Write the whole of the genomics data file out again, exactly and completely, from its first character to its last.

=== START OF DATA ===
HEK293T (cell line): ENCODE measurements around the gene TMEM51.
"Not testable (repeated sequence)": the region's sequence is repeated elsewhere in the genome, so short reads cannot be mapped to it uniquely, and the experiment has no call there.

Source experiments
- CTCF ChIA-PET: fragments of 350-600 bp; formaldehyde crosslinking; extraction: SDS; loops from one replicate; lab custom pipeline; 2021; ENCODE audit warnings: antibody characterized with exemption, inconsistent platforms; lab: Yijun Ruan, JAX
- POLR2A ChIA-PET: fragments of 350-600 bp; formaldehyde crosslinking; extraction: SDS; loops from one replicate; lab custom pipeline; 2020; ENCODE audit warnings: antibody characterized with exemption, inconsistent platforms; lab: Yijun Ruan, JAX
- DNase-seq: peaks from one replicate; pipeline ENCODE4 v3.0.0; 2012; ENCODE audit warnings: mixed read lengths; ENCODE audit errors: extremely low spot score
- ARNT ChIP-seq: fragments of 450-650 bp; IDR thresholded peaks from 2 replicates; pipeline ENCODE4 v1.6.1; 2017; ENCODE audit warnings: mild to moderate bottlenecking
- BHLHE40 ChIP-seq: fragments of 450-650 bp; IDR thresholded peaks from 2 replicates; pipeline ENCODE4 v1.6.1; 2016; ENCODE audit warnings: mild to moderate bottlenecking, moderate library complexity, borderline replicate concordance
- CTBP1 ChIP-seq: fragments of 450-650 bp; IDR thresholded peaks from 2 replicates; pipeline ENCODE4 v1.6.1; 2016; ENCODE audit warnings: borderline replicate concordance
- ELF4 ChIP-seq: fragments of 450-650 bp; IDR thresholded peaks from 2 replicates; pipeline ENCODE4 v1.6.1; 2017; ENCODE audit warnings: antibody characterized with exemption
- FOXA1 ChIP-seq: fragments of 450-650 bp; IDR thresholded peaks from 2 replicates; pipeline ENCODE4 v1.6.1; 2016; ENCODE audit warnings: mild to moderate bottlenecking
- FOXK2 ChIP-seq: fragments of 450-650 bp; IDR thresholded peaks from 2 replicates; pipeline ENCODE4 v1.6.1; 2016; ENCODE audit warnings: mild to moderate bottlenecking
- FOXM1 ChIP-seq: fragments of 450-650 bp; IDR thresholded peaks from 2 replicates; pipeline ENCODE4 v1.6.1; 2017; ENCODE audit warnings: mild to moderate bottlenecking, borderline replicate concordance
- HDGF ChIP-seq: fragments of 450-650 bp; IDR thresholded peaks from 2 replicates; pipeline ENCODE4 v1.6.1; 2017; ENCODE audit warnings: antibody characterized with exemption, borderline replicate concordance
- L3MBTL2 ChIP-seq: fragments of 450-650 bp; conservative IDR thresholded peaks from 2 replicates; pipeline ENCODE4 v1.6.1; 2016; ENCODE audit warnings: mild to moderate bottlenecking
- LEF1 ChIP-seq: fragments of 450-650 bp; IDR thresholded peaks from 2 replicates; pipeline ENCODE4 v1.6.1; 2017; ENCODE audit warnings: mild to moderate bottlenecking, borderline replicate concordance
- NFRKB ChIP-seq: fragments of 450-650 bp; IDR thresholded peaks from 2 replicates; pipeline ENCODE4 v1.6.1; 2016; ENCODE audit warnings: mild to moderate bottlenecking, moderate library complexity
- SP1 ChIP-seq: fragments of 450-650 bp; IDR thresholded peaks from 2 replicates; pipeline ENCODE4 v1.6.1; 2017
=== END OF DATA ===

HEK293T (cell line): ENCODE measurements around the gene TMEM51.
"Not testable (repeated sequence)": the region's sequence is repeated elsewhere in the genome, so short reads cannot be mapped to it uniquely, and the experiment has no call there.

Source experiments
- CTCF ChIA-PET: fragments of 350-600 bp; formaldehyde crosslinking; extraction: SDS; loops from one replicate; lab custom pipeline; 2021; ENCODE audit warnings: antibody characterized with exemption, inconsistent platforms; lab: Yijun Ruan, JAX
- POLR2A ChIA-PET: fragments of 350-600 bp; formaldehyde crosslinking; extraction: SDS; loops from one replicate; lab custom pipeline; 2020; ENCODE audit warnings: antibody characterized with exemption, inconsistent platforms; lab: Yijun Ruan, JAX
- DNase-seq: peaks from one replicate; pipeline ENCODE4 v3.0.0; 2012; ENCODE audit warnings: mixed read lengths; ENCODE audit errors: extremely low spot score
- ARNT ChIP-seq: fragments of 450-650 bp; IDR thresholded peaks from 2 replicates; pipeline ENCODE4 v1.6.1; 2017; ENCODE audit warnings: mild to moderate bottlenecking
- BHLHE40 ChIP-seq: fragments of 450-650 bp; IDR thresholded peaks from 2 replicates; pipeline ENCODE4 v1.6.1; 2016; ENCODE audit warnings: mild to moderate bottlenecking, moderate library complexity, borderline replicate concordance
- CTBP1 ChIP-seq: fragments of 450-650 bp; IDR thresholded peaks from 2 replicates; pipeline ENCODE4 v1.6.1; 2016; ENCODE audit warnings: borderline replicate concordance
- ELF4 ChIP-seq: fragments of 450-650 bp; IDR thresholded peaks from 2 replicates; pipeline ENCODE4 v1.6.1; 2017; ENCODE audit warnings: antibody characterized with exemption
- FOXA1 ChIP-seq: fragments of 450-650 bp; IDR thresholded peaks from 2 replicates; pipeline ENCODE4 v1.6.1; 2016; ENCODE audit warnings: mild to moderate bottlenecking
- FOXK2 ChIP-seq: fragments of 450-650 bp; IDR thresholded peaks from 2 replicates; pipeline ENCODE4 v1.6.1; 2016; ENCODE audit warnings: mild to moderate bottlenecking
- FOXM1 ChIP-seq: fragments of 450-650 bp; IDR thresholded peaks from 2 replicates; pipeline ENCODE4 v1.6.1; 2017; ENCODE audit warnings: mild to moderate bottlenecking, borderline replicate concordance
- HDGF ChIP-seq: fragments of 450-650 bp; IDR thresholded peaks from 2 replicates; pipeline ENCODE4 v1.6.1; 2017; ENCODE audit warnings: antibody characterized with exemption, borderline replicate concordance
- L3MBTL2 ChIP-seq: fragments of 450-650 bp; conservative IDR thresholded peaks from 2 replicates; pipeline ENCODE4 v1.6.1; 2016; ENCODE audit warnings: mild to moderate bottlenecking
- LEF1 ChIP-seq: fragments of 450-650 bp; IDR thresholded peaks from 2 replicates; pipeline ENCODE4 v1.6.1; 2017; ENCODE audit warnings: mild to moderate bottlenecking, borderline replicate concordance
- NFRKB ChIP-seq: fragments of 450-650 bp; IDR thresholded peaks from 2 replicates; pipeline ENCODE4 v1.6.1; 2016; ENCODE audit warnings: mild to moderate bottlenecking, moderate library complexity
- SP1 ChIP-seq: fragments of 450-650 bp; IDR thresholded peaks from 2 replicates; pipeline ENCODE4 v1.6.1; 2017